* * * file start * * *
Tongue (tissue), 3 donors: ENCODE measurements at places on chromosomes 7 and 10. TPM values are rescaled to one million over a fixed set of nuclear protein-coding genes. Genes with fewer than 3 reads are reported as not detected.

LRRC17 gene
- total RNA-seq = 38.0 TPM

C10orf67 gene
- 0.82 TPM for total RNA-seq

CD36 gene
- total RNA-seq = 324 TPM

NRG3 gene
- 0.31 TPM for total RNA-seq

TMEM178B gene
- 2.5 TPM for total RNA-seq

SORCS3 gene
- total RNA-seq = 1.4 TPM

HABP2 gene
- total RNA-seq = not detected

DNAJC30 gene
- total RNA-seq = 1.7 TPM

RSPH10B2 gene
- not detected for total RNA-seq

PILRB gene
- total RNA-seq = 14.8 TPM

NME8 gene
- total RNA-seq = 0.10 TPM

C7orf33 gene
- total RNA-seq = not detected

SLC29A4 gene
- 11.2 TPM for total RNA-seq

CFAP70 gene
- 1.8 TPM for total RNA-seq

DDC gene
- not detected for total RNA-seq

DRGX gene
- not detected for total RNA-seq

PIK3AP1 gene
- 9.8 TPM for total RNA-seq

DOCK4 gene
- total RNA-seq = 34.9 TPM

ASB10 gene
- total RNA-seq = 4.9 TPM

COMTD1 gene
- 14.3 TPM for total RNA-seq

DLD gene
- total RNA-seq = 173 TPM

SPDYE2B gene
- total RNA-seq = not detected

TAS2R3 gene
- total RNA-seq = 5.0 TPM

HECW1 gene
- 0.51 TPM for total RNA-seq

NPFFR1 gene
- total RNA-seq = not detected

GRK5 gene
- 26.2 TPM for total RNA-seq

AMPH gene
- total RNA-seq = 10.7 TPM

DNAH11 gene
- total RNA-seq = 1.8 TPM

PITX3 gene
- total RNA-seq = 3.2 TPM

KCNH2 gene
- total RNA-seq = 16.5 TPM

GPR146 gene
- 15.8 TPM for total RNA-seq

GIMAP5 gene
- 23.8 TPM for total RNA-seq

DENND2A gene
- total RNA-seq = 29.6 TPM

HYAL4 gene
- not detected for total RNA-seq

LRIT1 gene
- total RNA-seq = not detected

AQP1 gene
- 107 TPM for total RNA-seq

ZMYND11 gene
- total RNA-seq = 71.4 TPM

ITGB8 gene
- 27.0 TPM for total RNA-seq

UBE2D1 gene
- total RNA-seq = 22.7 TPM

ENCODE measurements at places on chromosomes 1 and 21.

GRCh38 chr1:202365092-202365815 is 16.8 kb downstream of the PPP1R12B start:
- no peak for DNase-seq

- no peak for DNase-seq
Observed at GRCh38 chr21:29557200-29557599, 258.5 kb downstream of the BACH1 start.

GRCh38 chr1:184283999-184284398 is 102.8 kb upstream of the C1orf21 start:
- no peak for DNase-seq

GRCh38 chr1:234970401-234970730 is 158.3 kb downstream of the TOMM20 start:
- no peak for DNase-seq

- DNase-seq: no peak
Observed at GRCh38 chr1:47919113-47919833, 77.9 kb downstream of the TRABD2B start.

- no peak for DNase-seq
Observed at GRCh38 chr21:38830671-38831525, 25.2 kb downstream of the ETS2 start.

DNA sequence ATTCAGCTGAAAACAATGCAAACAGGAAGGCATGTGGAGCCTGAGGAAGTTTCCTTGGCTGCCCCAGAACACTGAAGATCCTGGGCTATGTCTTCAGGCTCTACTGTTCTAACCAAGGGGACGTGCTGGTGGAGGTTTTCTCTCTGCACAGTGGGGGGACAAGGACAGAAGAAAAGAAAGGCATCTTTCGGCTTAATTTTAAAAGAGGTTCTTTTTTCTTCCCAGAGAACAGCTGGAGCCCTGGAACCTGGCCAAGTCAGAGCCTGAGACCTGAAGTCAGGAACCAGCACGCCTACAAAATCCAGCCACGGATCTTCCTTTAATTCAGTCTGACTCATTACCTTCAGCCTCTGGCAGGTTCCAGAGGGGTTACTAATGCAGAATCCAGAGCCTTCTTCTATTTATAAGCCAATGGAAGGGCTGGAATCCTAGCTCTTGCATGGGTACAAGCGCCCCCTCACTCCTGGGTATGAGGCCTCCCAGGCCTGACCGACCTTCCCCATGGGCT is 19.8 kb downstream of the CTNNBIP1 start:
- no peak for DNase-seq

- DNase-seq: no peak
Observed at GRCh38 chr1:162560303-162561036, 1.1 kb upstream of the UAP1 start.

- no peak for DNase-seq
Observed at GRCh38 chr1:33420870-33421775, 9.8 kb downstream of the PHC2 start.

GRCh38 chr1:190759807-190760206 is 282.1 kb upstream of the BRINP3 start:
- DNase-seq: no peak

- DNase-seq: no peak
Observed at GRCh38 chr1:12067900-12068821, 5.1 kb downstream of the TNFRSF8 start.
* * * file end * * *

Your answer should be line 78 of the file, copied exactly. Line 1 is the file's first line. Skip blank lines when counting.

UBE2D1 gene